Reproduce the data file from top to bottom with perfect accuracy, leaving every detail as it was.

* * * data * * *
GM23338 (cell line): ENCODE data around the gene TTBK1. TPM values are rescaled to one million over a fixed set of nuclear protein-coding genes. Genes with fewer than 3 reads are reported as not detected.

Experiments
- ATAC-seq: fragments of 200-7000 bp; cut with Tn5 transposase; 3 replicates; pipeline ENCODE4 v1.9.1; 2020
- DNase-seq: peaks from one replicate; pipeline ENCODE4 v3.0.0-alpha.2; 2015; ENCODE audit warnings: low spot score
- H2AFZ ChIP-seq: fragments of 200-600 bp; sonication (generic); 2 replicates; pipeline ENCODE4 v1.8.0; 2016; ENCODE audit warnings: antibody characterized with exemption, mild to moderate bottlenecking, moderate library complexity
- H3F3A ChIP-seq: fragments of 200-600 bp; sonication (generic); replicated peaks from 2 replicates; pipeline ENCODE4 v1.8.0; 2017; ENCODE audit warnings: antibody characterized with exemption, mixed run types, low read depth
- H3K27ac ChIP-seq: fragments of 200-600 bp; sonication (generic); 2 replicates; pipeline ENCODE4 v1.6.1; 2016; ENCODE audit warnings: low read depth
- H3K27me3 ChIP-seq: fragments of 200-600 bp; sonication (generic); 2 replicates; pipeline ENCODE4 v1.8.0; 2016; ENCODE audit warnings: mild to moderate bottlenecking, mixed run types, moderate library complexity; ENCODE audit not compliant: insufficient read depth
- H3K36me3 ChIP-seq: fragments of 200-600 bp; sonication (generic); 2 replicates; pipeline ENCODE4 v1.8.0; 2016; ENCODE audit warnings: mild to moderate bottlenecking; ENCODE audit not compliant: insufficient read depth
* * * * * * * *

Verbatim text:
GM23338 (cell line): ENCODE data around the gene TTBK1. TPM values are rescaled to one million over a fixed set of nuclear protein-coding genes. Genes with fewer than 3 reads are reported as not detected.

Experiments
- ATAC-seq: fragments of 200-7000 bp; cut with Tn5 transposase; 3 replicates; pipeline ENCODE4 v1.9.1; 2020
- DNase-seq: peaks from one replicate; pipeline ENCODE4 v3.0.0-alpha.2; 2015; ENCODE audit warnings: low spot score
- H2AFZ ChIP-seq: fragments of 200-600 bp; sonication (generic); 2 replicates; pipeline ENCODE4 v1.8.0; 2016; ENCODE audit warnings: antibody characterized with exemption, mild to moderate bottlenecking, moderate library complexity
- H3F3A ChIP-seq: fragments of 200-600 bp; sonication (generic); replicated peaks from 2 replicates; pipeline ENCODE4 v1.8.0; 2017; ENCODE audit warnings: antibody characterized with exemption, mixed run types, low read depth
- H3K27ac ChIP-seq: fragments of 200-600 bp; sonication (generic); 2 replicates; pipeline ENCODE4 v1.6.1; 2016; ENCODE audit warnings: low read depth
- H3K27me3 ChIP-seq: fragments of 200-600 bp; sonication (generic); 2 replicates; pipeline ENCODE4 v1.8.0; 2016; ENCODE audit warnings: mild to moderate bottlenecking, mixed run types, moderate library complexity; ENCODE audit not compliant: insufficient read depth
- H3K36me3 ChIP-seq: fragments of 200-600 bp; sonication (generic); 2 replicates; pipeline ENCODE4 v1.8.0; 2016; ENCODE audit warnings: mild to moderate bottlenecking; ENCODE audit not compliant: insufficient read depth